In the past, banks relied heavily on lending and borrowing to generate their own revenue. They would take what deposit reserves they had and lend out from that pool of cash, charging the borrower interest on the loan. All of a bank’s lending products would operate on this principle, and all interest generated from these loans would represent the entirety of a bank’s income.
With the arrival of open banking, competition and collaboration from financial technology companies, and vastly different client demands and expectations, this model has been turned on its head. Banks still do generate much of their income from their loan products, but now, they also have opportunities to leverage new income streams that require more modern revenue management solutions. Bank leaders must now learn how to maximize the earning potential of today’s true golden goose: data.
Here’s how to unlock a new revenue stream for your bank, while also ensuring that it stays relevant throughout the current digital transformation occurring in the financial sector.
Offer Modular Pricing with Consideration for User Behavior
The days of one-size-fits-all pricing have come and gone. Today’s consumers expect greater granularity in terms of options on their purchases, whether in their personal lives or while selecting API integrations and datasets to subscribe to. This new mindset must be integrated into your bank’s pricing strategy when it comes to opening up its data foundation to other players in the financial services industry. Because open banking will soon be the norm, banks must provide pricing packages for data access that accounts for actual user behavior.
For example, some clients might prefer to purchase access to the entire database that a bank maintains on its depositors. On the other hand, other parties that may also be interested in depositor data might need access to a certain segment of it. They may, for example, want visibility on customers with deposit accounts that exceed a certain value or those who have had accounts in good standing for more than five years. Banks must have a system in place to evaluate and establish pricing for these possibilities to ensure that they do not pass up on engagements and sales opportunities.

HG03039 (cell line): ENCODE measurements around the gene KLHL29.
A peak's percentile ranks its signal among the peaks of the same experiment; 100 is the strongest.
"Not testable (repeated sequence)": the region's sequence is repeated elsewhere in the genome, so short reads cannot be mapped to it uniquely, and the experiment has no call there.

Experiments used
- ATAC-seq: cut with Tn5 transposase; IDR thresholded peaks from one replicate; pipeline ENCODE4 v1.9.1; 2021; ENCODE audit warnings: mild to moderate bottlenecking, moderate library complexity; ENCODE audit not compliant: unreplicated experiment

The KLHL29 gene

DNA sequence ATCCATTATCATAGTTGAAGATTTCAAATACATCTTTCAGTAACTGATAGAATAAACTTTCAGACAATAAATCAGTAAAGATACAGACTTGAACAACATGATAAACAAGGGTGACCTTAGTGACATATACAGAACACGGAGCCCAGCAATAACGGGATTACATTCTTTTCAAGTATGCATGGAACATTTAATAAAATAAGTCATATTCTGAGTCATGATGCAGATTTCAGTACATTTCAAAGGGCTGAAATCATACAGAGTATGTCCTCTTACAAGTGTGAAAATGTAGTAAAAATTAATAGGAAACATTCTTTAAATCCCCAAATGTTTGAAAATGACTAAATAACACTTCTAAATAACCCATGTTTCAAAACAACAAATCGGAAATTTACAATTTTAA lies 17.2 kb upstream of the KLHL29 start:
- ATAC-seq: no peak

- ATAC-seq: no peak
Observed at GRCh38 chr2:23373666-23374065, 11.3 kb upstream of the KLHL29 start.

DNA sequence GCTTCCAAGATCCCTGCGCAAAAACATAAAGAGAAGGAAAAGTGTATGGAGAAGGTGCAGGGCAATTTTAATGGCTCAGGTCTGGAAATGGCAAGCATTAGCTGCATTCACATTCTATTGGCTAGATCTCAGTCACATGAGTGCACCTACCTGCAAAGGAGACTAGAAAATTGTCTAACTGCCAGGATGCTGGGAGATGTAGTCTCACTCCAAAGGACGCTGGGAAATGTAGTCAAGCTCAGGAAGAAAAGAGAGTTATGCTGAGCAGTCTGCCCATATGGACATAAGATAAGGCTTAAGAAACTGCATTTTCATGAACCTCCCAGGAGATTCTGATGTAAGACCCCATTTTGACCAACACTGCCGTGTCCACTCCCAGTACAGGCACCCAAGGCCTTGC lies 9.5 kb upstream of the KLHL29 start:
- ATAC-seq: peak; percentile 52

Provide More Value to Potential Clients with Access Bundling and Perks
To maximize their earning potential and win a place for themselves within the Banking-as-a-Service space, banks must do more than provide the bare minimum for their prospective clients. They must also be agents of value, adding to and refining their own products and services to align with changing client needs.
One way to accomplish this is to modify the bank’s charging structure so that it directs invoices and charges to the appropriate parties within the API value chain. This ensures that billing documentation is directed to merchants, developers, or third parties, independently and without the needless intervention of personalized account management.
Another way to drive value for customers is to provide perks and incentives along with the packages they subscribe to. Building in value-adding rewards like free access for long-standing customers encourages continued engagement and repeat purchases.
Adopting other methods for clients to make use of bank APIs on a trial basis is a great way to win new customers. Offering API usage on a freemium basis, where some of its basic functionality is available free of charge while other parts of it are locked behind paywalls, allows potential customers to try before they buy. This, then, circles back to the need for modular payment systems. Once customers have been able to try the system and have a complete capture of their data requirements, they should be able to communicate these requirements to the bank. Meanwhile, for its part, the bank should be able to assemble a product package that has been priced appropriately.
Finally, banks must also explore co-branding and marketing opportunities, especially with their fintech app and third-party partners. As banking and fintech apps become more widely used, their brands become more deeply ingrained into user psyches. This has the unfortunate consequence of dislodging bank brands from top-of-mind status when it comes to investment, loan, and savings products. Banks must fight to win back at least some of the direct market share by seeking their partners’ permission to inject their own branding where applicable.
For example, if a digital wallet app offers a bank-powered savings account with a higher interest rate, bank management must negotiate with the app developer to have their institution’s name and logo displayed prominently on the pages that they power. This will reinforce the idea that fintech apps, while new, are still supported by the same banks that depositors have used since they began banking. This grants instant credibility to the app, while also ensuring that banks remain a part of the industry zeitgeist.
While it may seem as if the banking industry has changed dramatically over the years, many of the principles on which it is built remain largely the same. Sound pricing strategy, product bundling that appeals to most customers, and even rewards systems and free samples are all marketing strategies that have proven successful and timeless. Bank leadership must leverage all these to remain viable and relevant.
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